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Home / Business / Google is investing $ 2 billion in a global renewable energy package

Google is investing $ 2 billion in a global renewable energy package



Clean performance
 Google Renewable Energy

Posted on September 22, 2019 |
by Steve Hanley

22. September 2019 by Steve Hanley


Shortly before the global climate strike on September 20, Google announced it would invest $ 2 billion in the US. Chile and Europe to increase the amount of electricity from renewable sources. In a press release, Google CEO Sundar Pichai said, "Sustainability has been one of Google's core values ​​since our inception, and over the years we've worked hard to reduce our companies' carbon footprint, to develop products for people and planets, and drive forward the change in our supply chains. "

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Credit: Google

In the largest purchase of renewable energy in the company's history, Google has signed 18 new energy agreements will be its energy portfolio io expand by 1,600 megawatts of wind and solar energy. When fully implemented, they will increase their renewable energy portfolio by more than 40% to a total of 5,500 megawatts.

Pichai adds, "To maximize impact, all of our recent deals meet the stringent additionality criteria long ago for our energy purchases. This means that we do not buy electricity from existing wind and solar parks, but enter into long-term purchase commitments that lead to the development of new projects. Adding incremental renewable energy to the networks where we consume energy is a critical component of the 24/7 drive for carbon-free energy. "

More Renewable Energy Support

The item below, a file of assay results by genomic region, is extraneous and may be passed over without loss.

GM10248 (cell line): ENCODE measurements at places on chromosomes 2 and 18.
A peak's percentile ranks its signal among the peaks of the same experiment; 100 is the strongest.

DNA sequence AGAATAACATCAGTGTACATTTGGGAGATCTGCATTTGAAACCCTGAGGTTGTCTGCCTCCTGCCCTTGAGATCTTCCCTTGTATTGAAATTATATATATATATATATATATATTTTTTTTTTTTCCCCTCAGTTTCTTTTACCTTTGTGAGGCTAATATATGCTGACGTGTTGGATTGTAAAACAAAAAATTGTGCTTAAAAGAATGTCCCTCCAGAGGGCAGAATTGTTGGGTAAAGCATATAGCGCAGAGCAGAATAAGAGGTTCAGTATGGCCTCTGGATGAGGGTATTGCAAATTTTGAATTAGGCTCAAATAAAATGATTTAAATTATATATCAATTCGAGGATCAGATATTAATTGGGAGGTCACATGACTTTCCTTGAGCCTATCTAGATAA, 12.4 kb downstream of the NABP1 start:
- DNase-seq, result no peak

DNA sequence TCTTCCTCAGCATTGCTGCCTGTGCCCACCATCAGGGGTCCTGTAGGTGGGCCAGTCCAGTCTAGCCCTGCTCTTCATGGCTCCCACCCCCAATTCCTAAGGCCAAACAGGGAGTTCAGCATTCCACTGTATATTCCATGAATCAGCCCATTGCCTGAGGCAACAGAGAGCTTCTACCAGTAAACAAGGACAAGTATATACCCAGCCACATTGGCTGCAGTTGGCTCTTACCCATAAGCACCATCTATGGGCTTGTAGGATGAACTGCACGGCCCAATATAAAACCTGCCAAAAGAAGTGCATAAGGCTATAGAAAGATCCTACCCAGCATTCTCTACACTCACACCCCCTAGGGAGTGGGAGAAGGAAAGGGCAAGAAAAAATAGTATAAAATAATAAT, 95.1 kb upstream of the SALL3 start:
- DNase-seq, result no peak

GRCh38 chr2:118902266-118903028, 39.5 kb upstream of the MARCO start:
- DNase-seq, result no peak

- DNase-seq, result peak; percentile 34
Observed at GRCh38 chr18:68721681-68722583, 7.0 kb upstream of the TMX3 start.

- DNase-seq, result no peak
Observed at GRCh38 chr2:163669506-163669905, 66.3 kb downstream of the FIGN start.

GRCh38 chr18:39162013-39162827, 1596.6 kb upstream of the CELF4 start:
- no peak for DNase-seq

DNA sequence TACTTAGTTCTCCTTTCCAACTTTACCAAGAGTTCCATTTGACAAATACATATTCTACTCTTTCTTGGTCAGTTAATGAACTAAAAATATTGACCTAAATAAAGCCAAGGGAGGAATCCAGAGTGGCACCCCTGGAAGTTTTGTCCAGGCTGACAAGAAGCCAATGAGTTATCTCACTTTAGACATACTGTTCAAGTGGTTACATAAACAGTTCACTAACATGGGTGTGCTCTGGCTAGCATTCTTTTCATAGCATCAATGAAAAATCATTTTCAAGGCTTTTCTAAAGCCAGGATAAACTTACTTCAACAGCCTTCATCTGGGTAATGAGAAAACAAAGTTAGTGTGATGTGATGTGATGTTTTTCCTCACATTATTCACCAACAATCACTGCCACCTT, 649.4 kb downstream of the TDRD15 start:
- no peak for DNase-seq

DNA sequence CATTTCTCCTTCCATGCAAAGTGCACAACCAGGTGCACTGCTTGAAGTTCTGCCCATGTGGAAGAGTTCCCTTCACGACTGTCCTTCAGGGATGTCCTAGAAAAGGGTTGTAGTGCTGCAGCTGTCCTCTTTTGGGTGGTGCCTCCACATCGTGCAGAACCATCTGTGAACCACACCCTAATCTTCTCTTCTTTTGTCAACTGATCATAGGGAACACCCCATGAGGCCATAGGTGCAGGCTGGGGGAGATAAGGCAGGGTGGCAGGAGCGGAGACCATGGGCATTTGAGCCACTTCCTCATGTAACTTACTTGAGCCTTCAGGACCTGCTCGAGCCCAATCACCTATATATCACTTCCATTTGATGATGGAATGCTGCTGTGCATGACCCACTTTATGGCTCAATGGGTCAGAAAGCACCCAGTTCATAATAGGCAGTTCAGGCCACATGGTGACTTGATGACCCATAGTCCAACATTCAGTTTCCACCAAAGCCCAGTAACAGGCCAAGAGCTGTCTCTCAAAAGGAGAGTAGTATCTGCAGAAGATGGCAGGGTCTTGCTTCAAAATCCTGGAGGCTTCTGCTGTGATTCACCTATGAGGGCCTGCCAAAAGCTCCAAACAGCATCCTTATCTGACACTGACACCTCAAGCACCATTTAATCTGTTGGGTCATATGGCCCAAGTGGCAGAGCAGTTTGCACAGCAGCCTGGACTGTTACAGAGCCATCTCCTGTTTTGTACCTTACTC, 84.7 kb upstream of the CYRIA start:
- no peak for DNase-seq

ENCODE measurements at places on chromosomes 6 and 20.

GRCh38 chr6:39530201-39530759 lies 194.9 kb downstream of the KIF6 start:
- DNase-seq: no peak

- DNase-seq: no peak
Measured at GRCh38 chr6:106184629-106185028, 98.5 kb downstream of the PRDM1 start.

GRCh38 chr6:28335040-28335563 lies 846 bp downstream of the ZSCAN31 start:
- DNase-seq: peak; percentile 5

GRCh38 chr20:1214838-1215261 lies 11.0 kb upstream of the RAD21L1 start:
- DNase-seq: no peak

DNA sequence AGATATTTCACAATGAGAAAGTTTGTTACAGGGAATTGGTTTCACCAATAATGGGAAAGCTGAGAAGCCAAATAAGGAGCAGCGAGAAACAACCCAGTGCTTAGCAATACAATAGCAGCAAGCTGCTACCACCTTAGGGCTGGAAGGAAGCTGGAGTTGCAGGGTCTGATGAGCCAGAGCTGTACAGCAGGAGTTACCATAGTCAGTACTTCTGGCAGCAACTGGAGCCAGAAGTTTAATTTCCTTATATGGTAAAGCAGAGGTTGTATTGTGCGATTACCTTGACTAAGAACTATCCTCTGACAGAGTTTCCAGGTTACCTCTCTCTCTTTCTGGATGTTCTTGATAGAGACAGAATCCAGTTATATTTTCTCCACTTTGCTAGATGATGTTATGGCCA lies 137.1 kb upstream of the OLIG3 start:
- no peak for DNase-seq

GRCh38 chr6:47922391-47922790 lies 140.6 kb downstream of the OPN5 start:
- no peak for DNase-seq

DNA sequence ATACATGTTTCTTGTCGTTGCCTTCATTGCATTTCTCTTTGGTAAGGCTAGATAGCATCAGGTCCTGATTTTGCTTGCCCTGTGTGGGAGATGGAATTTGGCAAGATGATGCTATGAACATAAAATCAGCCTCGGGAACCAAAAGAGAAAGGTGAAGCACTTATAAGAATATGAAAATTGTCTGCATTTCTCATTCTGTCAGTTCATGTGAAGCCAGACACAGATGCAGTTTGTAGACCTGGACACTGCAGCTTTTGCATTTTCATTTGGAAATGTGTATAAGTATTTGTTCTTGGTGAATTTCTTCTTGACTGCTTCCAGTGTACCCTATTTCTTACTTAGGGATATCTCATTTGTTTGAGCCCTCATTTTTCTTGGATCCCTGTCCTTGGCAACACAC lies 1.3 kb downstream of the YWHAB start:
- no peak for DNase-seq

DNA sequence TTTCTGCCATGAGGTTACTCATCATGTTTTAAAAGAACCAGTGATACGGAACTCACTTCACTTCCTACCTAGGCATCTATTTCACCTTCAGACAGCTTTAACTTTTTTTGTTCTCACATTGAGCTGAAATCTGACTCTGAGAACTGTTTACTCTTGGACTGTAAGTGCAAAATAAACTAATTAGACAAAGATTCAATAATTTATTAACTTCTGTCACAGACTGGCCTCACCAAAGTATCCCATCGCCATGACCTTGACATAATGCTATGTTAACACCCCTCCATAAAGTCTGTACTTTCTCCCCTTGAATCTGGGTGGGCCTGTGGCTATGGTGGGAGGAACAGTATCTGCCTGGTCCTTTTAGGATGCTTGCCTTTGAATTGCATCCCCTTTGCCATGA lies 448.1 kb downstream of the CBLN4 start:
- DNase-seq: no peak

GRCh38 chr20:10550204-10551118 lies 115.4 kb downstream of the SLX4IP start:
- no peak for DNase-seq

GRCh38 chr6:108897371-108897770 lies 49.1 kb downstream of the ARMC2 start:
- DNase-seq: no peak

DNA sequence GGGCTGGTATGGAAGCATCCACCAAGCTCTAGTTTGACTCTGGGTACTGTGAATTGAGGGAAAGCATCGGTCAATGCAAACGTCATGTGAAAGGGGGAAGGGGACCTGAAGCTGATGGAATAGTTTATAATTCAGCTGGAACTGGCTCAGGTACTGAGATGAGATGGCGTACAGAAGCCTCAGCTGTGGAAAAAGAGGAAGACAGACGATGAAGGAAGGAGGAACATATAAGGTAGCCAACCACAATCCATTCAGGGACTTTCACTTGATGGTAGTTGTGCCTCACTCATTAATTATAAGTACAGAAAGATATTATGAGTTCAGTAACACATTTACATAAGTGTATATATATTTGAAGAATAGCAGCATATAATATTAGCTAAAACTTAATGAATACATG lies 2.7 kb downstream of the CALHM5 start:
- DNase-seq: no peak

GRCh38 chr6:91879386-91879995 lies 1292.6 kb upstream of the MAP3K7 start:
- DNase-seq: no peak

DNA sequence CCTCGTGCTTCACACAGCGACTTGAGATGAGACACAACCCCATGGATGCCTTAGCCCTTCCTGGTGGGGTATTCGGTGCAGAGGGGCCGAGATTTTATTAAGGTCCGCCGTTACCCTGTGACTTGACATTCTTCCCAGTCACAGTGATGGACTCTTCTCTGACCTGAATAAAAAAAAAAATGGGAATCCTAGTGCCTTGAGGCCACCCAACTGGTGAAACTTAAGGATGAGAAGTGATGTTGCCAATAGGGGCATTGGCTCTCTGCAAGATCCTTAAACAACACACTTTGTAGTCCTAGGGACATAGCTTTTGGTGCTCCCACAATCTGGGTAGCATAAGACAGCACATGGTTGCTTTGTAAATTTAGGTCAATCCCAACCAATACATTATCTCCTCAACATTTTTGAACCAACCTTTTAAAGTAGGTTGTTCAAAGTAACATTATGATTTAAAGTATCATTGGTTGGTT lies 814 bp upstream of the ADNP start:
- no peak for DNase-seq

Not only is Google committed to generating electricity from renewable sources for its own operations, it is committed to helping others, and it's putting its money where it's needed.

"Beyond our own operations, we are working to establish clean energy and break down the barriers for those who want to buy renewable energy. Today, we're announcing two new grants from Google.org to help organizations expand access to clean energy for all businesses – from florists, wholesalers, to startups.

"We are offering a US $ 500,000 grant to the Renewable Energy Buyers Alliance in the US and a € 500,000 grant to RE-Source in Europe. These grants will help finance the development of new purchasing models, provide training and resources for consumers, and allow for greater access to clean electricity. "

Google employees call for more

More than 1,800 Google employees have signed a letter last week, urging the company to do more. In particular, the signatories object to Google's work with fossil fuel companies to help them get more out of the liquid death of their trading portfolio.

"Tech is not green," says the letter.

"The sole carbon footprint of the technology industry data center is that of aviation, and while Google is committed to sustainability, Google states that its global business activities are carbon neutral (its emissions are generated through investment in renewable energy or through carbon purchases) Equalization compensated) and strive for long-term carbon-free energy consumption around the clock (but without CO2 emissions) However, this is not the whole story.

"With Google Cloud, companies using fossil fuels can generate significant revenue We know that a worthwhile future requires keeping these reserves in the ground, and that by making the extraction "more efficient", Google is replacing our collective future for profit.

"Goo is also investing Gle in the deadly status quo. In 2018, the company funded 111 congress members who voted against climate change laws at least 90% of the time.

The Riddle

Google employees are rightly disgusted by the company's support for the fossil fuel industry and its funding of climate deniers in Congress. On the other hand, industrial revenues help pay for their wages, and a favorable regulatory environment is needed to foster the long-term growth of the company to avert the upcoming climate crisis. But it means destroying the foundations of the global economy, which will have a tremendous impact on people's future income levels. The way forward is fraught with serious challenges whose solution requires an extraordinary level of human collaboration. That could turn out to be the toughest challenge of all.


Tags: Google, Renewable Energy


About the Author

Steve Hanley Steve writes about the interface between technology and sustainability from his home in Rhode Island and wherever the singularity might lead him. His motto is: "Life is not measured by how many breaths we make, but by the number of moments that take our breath away!" You can follow him on Google + and on Twitter .




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